Editor’s Note: The upcoming premiere of a new adaptation of this powerful novel has caused a surge of interest in this post. Margaret Atwood says it’s not just the Hulu TV series. The book’s sales have surged, likely due to what some call the “Trump bump” for dystopian literature. Here’s the original post.
It’s fascinating to see how a pair of Italian illustrators (twin sisters) conceived the images for A Handmaid’s Tale, the novel that propelled Canadian author Margaret Atwood to international recognition. Anna and Elena Balbusso have won a slew of 2012 awards for a new edition of Atwood’s futuristic story, published by the Folio Society of the U.K.
The narrator of the 1985 novel is the handmaid Offred, stripped of freedom and rights in a totalitarian republic carved from the former United States. Her job is reproduction. Anna and Elena Balbusso’s illustrations slam home the regimented and hierarchical structure of Atwood’s Republic of Gilead. (Above: Ceremony; Below: Wall)
The illustrations accurately reflect the chilling nature of Atwood’s cautionary tale.
To give a visionary interpretation and to create the right atmosphere for the story, we chose a futurist tone with accentuated perspectives and strong light. We used few colours and with a prevalence of red, black and white. Futurism, Russian Constructivism and fascist-period design were our references. –Interview, Folio Society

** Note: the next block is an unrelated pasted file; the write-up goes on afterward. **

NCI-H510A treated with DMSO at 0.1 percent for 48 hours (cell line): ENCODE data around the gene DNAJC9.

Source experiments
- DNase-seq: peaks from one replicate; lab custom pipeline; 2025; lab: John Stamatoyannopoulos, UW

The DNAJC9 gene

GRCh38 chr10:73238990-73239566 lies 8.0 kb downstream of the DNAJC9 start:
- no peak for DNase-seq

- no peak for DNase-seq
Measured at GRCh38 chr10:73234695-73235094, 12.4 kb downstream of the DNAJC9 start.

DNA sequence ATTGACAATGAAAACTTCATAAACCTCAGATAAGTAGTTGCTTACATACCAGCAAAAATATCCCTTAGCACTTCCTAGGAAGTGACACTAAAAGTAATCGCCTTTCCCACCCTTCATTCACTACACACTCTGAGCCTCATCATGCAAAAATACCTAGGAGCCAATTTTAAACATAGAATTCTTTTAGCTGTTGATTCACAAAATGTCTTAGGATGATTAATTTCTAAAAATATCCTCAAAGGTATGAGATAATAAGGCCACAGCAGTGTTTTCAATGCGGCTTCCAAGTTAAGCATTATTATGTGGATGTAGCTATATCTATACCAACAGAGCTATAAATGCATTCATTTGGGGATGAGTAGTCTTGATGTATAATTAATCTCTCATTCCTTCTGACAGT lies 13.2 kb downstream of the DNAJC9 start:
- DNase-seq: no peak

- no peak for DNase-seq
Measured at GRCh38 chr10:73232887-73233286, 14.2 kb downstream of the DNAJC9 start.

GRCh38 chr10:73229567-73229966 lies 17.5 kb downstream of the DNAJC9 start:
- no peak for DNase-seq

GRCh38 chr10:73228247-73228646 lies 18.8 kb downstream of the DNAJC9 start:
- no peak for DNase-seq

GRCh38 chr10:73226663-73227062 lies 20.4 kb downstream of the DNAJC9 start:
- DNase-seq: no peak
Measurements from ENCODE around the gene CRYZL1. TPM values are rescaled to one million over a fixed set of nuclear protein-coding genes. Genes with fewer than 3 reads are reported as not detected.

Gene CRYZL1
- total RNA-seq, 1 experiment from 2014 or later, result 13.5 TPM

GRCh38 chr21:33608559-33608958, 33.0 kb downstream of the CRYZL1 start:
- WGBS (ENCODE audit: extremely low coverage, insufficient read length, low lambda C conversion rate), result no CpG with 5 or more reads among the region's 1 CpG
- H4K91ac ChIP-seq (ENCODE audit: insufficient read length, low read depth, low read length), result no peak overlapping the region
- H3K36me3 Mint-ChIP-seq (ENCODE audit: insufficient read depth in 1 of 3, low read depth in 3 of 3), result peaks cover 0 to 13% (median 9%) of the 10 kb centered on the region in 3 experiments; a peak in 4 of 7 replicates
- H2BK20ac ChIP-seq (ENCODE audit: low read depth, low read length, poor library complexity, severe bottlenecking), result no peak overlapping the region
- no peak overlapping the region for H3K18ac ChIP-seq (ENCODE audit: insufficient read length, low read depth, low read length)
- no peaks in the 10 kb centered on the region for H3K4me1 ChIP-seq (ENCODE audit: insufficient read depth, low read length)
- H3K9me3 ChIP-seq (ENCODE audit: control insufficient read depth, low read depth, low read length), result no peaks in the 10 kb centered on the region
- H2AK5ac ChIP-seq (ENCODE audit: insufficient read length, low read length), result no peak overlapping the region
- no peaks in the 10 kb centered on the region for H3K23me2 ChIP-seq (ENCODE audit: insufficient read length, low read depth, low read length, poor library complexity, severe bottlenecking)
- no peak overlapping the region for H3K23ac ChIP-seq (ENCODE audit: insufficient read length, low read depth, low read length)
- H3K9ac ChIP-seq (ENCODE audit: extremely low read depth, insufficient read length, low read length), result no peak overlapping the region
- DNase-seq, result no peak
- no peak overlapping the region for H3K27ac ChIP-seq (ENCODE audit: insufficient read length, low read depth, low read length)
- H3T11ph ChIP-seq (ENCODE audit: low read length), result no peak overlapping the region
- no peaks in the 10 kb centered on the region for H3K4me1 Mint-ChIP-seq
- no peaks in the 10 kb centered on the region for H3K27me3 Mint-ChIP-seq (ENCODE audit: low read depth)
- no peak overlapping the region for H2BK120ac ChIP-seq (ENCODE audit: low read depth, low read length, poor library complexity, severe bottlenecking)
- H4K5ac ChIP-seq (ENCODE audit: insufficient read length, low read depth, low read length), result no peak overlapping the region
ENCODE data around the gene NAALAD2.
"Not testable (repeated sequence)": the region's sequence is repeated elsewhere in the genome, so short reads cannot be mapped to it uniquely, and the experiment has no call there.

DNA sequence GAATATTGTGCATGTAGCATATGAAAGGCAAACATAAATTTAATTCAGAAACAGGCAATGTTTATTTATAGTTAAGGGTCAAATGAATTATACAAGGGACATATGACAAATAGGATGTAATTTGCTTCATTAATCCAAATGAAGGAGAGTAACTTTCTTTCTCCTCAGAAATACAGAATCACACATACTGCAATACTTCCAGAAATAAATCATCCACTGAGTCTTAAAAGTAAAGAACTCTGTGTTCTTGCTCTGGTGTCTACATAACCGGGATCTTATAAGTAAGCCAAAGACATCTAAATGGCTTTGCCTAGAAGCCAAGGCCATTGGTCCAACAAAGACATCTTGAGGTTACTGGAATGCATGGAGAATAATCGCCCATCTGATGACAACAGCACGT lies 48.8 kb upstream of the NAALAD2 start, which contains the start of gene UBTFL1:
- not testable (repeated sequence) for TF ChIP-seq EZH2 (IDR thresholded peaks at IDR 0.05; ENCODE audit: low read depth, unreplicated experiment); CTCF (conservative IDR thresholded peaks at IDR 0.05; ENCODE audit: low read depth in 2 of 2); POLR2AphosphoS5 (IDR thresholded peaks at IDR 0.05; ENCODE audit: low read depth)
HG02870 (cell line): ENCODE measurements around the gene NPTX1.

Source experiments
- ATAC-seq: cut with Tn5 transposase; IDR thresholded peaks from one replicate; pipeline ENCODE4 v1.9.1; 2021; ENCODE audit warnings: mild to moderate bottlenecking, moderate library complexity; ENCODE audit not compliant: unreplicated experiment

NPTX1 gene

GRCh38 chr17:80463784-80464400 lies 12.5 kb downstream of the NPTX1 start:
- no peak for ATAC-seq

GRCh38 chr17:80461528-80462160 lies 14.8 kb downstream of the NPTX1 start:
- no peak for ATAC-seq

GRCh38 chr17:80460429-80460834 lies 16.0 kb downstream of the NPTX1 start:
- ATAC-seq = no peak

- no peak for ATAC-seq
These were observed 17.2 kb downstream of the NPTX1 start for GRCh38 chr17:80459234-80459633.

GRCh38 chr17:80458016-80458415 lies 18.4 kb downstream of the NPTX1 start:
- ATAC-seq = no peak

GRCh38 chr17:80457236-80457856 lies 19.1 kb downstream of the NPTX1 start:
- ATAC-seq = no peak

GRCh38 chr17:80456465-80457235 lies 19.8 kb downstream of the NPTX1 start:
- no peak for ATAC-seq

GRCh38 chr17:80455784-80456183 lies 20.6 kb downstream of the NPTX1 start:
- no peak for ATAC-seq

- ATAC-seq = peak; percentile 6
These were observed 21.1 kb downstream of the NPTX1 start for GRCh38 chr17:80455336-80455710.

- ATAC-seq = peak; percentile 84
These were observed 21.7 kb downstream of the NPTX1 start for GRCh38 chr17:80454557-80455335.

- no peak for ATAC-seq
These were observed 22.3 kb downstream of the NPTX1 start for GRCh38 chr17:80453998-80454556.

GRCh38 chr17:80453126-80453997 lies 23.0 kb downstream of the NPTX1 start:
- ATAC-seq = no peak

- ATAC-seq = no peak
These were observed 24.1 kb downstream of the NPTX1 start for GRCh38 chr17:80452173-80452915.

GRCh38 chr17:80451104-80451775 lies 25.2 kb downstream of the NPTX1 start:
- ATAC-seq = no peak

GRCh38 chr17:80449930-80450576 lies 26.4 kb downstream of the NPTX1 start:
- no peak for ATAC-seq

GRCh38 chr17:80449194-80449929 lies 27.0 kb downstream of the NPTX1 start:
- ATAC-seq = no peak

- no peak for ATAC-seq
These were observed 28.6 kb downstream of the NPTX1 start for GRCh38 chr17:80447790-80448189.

Anna & Elena Balbusso, twins from Italy, are based in Milan. Since 1994 they have worked as a freelance team illustrating in Italy, France, U.S., United Kingdom and the Republic of Korea. Their works have been published worldwide in a variety of media, including book jackets, magazines, newspapers, in-house corporate, ads, children’s books and classic novels.
The Balbusso website, here.
More of the Balbussos’ work, here.